The fitness app Polar Beat allows you plan your workouts, map out and track your workout, analyze how you did and then share your success with friends. The app has sister application on the web called Polar Flow. You create one account and get access to two services.
Sharper readers will get that the tracking and sharing your workout idea might not be the best one when it comes to protecting personal safety or privacy. Thankfully the company offers its users the option of enabling private mode so they can keep their location information private. At least that is what was thought, then researchers started to poke around.
They found that by accessing the API they could get location and tracking information on anyone with an account, even if they had set that account to private. This is especially concerning because the researchers decided to see if they could locate foreign intelligence officers and nuclear storage facilities staff. They could. As the app had tracked all their activities, once the researchers found their place of work, it was pretty easy to find their home location as well. Let that sink in for a minute.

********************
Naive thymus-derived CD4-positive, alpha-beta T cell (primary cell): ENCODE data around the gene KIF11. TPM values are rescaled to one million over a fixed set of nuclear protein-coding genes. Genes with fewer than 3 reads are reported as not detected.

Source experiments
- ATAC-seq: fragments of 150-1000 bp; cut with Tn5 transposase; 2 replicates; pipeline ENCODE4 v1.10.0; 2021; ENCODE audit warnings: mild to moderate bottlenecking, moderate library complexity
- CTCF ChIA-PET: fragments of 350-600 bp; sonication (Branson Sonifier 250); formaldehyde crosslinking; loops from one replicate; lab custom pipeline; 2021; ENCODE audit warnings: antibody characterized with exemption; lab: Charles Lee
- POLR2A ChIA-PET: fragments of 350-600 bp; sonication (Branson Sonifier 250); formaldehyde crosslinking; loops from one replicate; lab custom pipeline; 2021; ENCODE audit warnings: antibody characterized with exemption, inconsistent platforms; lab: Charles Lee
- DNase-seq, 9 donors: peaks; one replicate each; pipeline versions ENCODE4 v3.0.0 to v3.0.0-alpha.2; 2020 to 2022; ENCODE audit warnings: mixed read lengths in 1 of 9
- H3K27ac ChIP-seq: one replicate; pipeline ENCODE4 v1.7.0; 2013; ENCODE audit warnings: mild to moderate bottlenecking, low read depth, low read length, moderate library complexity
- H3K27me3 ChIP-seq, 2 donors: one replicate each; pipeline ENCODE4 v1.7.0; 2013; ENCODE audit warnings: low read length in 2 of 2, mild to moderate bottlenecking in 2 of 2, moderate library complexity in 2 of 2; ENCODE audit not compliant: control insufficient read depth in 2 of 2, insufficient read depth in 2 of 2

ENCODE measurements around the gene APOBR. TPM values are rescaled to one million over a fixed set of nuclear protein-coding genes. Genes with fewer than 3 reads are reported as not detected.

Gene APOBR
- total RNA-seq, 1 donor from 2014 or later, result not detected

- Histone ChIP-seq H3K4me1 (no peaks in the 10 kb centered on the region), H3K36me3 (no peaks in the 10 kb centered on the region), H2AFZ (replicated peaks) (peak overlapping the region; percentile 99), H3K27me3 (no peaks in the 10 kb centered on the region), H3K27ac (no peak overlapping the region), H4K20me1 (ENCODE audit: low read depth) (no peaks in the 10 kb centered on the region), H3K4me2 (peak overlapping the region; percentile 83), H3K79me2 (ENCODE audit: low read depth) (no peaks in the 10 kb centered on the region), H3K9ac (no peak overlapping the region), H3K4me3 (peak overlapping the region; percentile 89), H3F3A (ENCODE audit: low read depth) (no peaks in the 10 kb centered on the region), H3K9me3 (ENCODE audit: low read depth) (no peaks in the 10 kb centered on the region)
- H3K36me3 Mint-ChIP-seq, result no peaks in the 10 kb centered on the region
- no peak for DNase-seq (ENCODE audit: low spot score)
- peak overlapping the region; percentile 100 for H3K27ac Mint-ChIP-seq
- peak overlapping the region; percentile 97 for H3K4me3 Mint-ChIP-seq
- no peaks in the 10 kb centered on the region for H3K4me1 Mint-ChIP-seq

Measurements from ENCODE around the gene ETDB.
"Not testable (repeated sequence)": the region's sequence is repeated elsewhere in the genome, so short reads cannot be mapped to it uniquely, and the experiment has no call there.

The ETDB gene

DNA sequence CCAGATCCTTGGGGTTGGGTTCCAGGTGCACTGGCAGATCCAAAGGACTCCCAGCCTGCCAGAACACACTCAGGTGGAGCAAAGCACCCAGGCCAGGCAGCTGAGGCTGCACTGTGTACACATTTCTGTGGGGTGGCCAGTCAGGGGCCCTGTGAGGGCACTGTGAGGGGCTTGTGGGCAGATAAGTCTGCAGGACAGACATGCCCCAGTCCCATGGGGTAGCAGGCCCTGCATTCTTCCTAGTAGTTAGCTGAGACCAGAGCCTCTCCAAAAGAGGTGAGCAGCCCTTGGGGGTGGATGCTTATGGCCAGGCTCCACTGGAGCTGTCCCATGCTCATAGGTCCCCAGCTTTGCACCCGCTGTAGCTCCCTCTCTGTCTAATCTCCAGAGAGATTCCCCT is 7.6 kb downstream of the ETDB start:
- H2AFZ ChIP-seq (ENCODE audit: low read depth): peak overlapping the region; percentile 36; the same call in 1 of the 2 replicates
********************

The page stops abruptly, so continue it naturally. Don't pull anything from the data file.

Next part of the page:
Unfortunately this is not the first time a fitness tracking app has made information public that people probably want made private. As handy as it is to have your fitness tracker tell you how many calories you burned and how far you have run, you might want to reconsider using a tool that purposely tracks your location. You never know who might be able to get a hold of the data.